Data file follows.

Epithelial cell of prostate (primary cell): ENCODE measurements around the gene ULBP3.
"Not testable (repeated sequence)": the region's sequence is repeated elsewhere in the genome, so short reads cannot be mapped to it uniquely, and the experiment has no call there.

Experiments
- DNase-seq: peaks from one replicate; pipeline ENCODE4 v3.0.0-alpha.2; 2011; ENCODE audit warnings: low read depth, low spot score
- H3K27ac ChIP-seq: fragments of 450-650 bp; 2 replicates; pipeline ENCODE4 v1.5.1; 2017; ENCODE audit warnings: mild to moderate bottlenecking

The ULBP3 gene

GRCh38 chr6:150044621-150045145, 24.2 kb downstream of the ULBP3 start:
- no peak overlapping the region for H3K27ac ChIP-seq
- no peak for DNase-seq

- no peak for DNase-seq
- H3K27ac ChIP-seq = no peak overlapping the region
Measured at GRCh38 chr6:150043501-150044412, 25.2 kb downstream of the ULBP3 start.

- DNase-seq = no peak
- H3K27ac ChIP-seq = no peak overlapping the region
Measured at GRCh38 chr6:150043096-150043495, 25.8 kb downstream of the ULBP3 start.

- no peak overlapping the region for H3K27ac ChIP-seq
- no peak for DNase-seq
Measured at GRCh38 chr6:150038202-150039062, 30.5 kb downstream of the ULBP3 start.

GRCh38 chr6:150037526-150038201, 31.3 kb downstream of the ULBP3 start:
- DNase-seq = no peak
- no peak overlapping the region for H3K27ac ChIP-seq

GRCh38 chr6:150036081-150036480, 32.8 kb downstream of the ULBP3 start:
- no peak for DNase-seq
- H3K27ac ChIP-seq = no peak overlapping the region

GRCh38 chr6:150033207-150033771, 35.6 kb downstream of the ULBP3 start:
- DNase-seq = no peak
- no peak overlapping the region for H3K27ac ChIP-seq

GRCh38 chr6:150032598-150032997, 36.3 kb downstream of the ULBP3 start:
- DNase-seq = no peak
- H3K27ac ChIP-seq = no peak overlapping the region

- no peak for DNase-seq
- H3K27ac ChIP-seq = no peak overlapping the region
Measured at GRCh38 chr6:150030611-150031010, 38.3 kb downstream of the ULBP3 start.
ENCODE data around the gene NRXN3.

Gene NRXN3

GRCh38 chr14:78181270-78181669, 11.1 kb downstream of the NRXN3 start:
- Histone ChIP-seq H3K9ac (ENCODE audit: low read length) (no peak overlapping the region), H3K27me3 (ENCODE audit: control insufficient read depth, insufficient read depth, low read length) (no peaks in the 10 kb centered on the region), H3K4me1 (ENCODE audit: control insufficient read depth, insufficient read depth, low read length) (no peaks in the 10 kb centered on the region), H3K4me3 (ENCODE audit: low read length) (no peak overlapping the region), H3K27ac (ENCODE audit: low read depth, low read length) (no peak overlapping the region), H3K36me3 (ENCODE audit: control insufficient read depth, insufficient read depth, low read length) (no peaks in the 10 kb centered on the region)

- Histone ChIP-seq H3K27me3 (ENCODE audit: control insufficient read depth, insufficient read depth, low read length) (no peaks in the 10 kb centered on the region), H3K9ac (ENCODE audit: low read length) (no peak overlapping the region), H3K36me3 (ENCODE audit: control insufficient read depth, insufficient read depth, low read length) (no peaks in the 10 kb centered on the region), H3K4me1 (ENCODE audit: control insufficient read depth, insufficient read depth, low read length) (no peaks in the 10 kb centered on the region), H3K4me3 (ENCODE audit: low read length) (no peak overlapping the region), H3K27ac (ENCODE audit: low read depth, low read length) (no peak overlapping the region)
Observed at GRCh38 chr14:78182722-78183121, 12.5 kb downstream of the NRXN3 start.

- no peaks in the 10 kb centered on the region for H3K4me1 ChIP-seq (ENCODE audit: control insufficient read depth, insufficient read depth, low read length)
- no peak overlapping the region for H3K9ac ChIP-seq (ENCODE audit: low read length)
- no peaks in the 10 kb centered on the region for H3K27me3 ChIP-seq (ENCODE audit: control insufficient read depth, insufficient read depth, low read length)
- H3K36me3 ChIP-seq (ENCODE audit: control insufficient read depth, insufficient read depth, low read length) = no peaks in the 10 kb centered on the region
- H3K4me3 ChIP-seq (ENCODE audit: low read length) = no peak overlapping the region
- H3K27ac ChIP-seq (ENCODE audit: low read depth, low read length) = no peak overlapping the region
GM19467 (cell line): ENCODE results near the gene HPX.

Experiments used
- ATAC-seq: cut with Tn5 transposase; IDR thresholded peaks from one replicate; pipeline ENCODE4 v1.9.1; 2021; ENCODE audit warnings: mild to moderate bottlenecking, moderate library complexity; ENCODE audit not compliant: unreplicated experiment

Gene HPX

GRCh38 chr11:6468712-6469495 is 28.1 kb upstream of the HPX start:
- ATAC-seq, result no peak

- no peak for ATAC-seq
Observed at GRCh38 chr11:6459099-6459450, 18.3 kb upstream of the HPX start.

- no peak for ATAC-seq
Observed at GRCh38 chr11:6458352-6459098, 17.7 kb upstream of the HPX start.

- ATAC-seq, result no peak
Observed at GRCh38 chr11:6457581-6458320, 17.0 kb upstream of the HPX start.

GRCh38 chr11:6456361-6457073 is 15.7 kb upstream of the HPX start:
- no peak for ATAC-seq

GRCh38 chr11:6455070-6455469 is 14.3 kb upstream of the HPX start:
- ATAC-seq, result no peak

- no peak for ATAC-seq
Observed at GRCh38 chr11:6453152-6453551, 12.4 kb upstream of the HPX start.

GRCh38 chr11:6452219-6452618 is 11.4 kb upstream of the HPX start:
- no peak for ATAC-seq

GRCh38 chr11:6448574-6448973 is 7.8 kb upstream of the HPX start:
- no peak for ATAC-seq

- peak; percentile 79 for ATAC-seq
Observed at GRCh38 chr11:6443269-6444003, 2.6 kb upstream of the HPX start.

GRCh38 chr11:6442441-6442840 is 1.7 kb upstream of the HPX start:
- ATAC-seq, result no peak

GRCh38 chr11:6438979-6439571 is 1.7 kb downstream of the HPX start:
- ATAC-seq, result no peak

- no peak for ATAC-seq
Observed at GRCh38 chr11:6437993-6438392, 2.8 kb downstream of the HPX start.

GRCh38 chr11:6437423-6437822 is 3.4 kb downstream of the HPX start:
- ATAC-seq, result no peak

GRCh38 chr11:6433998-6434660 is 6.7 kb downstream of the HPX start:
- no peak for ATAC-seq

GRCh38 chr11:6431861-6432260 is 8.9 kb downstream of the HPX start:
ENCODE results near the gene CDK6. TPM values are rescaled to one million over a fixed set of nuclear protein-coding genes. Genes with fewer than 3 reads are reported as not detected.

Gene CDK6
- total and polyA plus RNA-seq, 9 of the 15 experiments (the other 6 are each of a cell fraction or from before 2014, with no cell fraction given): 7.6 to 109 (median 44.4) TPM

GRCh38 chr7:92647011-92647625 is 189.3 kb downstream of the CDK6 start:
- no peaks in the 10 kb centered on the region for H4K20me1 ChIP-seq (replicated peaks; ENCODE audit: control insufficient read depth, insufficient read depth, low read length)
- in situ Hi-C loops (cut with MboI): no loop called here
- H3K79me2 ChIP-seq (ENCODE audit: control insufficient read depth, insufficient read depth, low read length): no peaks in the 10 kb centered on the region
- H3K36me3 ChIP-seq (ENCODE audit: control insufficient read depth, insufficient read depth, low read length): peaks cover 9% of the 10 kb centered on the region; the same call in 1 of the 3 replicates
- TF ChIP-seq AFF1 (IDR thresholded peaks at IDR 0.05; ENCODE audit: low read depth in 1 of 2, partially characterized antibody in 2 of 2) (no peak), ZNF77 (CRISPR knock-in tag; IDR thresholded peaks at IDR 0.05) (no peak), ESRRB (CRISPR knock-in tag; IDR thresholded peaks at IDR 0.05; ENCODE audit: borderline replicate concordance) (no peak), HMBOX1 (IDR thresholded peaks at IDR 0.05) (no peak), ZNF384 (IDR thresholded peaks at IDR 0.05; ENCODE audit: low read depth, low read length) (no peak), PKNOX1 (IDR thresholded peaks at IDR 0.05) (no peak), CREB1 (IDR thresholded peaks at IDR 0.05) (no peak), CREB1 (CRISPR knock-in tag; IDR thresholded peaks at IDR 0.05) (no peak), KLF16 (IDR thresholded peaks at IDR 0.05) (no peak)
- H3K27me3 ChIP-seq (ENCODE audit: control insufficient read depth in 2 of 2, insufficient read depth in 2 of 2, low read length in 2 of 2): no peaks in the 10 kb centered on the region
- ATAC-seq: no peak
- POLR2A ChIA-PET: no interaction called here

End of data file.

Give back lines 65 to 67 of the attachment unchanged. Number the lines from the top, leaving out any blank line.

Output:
- no peak for ATAC-seq

GRCh38 chr11:6448574-6448973 is 7.8 kb upstream of the HPX start:
- no peak for ATAC-seq